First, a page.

Over 10 Million Job Openings, Why Are There Still 8.4 Million Unemployed?

Over the past 4 months, I have visited several states, some red and some blue, all with help wanted signs throughout major cities.

Where are the workers? Employers are having to slow growth as they have not been able to get even former workers to get off the couch, especially lower-wage workers. In CA some restaurant chains are advertising a starting wage of $18 an hour to take a fast-food order.

The specialty industries are having a really difficult time as they tend to start as apprenticeships, with more a rigid list of expectations. I spoke with a metals fabrication company in San Jose that is going to high schools trying to convince the seniors to learn the trade starting at over $20 per hour. Very few takers in the end.

The Labor Department is reporting there are 10 million job openings across America in a variety of industries. If there are jobs, why are there 8.4 million people still looking for work?

Right off the top of my head was the terrible left’s decision to pay workers more to stay home than they were making prior to the initial shutdown. The GOP tried to add a provision in the bill to not allow people to be incentivized to not work but lost they lost the argument in the end.

Another change has been workers have become accustomed to and are enjoying the freedoms associated with Remote working. There are millions of employees who worked from home during the pandemic and liked the convenience, the flexibility, and the opportunity to be with their families. Many of them who were laid off have decided to look for another job with more flexibility.

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Some labor experts are calling this change in the business environment  “The Great Reassessment” in which both employers and workers are reassessing their options in a changing workspace that, when it all shakes out, will alter the concept of holding a job in America.

Washington Post:

At heart, there is a massive reallocation underway in the economy that’s triggering a “Great Reassessment” of work in America from both the employer and employee perspectives. Workers are shifting where they want to work — and how. For some, this is a personal choice. The pandemic and all of the anxieties, lockdowns and time at home have changed people. Some want to work remotely forever. Others want to spend more time with family. And others want a more flexible or more meaningful career path. It’s the “you only live once” mentality on steroids. Meanwhile, companies are beefing up automation and redoing entire supply chains and office setups.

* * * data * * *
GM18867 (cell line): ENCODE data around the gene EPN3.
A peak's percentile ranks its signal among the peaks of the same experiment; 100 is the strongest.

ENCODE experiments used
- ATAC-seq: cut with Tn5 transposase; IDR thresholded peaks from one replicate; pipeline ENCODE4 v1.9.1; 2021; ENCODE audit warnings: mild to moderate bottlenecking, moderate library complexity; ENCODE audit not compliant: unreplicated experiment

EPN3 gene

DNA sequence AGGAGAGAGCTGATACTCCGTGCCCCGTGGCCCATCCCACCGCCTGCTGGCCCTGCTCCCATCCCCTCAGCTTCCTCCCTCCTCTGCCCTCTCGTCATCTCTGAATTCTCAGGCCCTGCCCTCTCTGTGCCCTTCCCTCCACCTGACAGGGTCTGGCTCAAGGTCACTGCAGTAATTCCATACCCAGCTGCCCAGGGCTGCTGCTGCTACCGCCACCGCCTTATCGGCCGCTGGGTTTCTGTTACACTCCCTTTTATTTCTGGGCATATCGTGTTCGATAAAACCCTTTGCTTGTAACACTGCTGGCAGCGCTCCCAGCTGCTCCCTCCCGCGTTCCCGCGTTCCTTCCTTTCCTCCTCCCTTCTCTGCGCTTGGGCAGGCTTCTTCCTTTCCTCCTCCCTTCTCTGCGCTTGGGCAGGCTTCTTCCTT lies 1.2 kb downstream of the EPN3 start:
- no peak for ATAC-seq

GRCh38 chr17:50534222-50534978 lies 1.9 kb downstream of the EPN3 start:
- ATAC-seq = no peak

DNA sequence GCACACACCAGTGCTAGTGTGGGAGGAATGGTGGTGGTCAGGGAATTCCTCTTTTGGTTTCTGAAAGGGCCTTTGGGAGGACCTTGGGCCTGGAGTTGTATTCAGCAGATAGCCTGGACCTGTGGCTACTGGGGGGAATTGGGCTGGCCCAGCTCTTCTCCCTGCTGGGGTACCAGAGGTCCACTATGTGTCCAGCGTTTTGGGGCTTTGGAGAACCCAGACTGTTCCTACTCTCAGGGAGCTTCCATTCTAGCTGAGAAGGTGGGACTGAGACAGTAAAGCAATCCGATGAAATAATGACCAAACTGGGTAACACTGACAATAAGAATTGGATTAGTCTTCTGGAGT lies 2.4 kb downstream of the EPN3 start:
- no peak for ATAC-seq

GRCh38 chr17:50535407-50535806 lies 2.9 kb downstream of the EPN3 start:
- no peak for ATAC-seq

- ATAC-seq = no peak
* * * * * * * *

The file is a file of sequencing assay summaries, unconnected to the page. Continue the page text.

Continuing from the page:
The reassessment is playing out in all facets of the labor market this year, as people make very different decisions about work than they did pre-pandemic. Resignations are the highest on record — up 13 percent over pre-pandemic levels.There are 4.9 million more people who aren’t working or looking for work than there were before the pandemic. There’s a surge in retirements with 3.6 million people retiring during the pandemic, or more than 2 million more than expected. And there’s been a boost in entrepreneurship that has caused the biggest jump in years in new business applications.

It doesn’t help that most of the job openings right now are not in the same occupations — or same locations — that people worked before the pandemic.

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There’s also a fundamental mismatch between where the jobs are now and how many people used to work in those industries. For example, there are 1.8 million job openings in professional and business services but fewer than 925,000 people whose most recent job was in that sector. This mismatch can be seen across the landscape of employment as industries like education and health services seek to add to payrolls when workers aren’t interested — at least, not interested in working for the amount of money they’re being offered.

In recent months, heath care workers and educators have quit their jobs at the highest rate on record, stretching back to 2002, Labor Department data show.

“This is typically the time of year we recruit for the upcoming school year, but we literally can’t get enough candidates, and we’re seeing tenured people leave,” said Cindy Lehnhoff, a 36-year veteran of the child care industry who currently heads the National Child Care Association. “If you get one good candidate, there are 10 others contacting that same person. It’s a crisis. People can’t work without child care.”

In the end, the Biden administration incentives could be part of their push for a $15 minimum wage nationwide.

It will not help in states like CA, but it sure would be a huge bump in wages in smaller cities in the flyer over states and those whose businesses choose to pay what someone is willing to work for, not what the state says they must.

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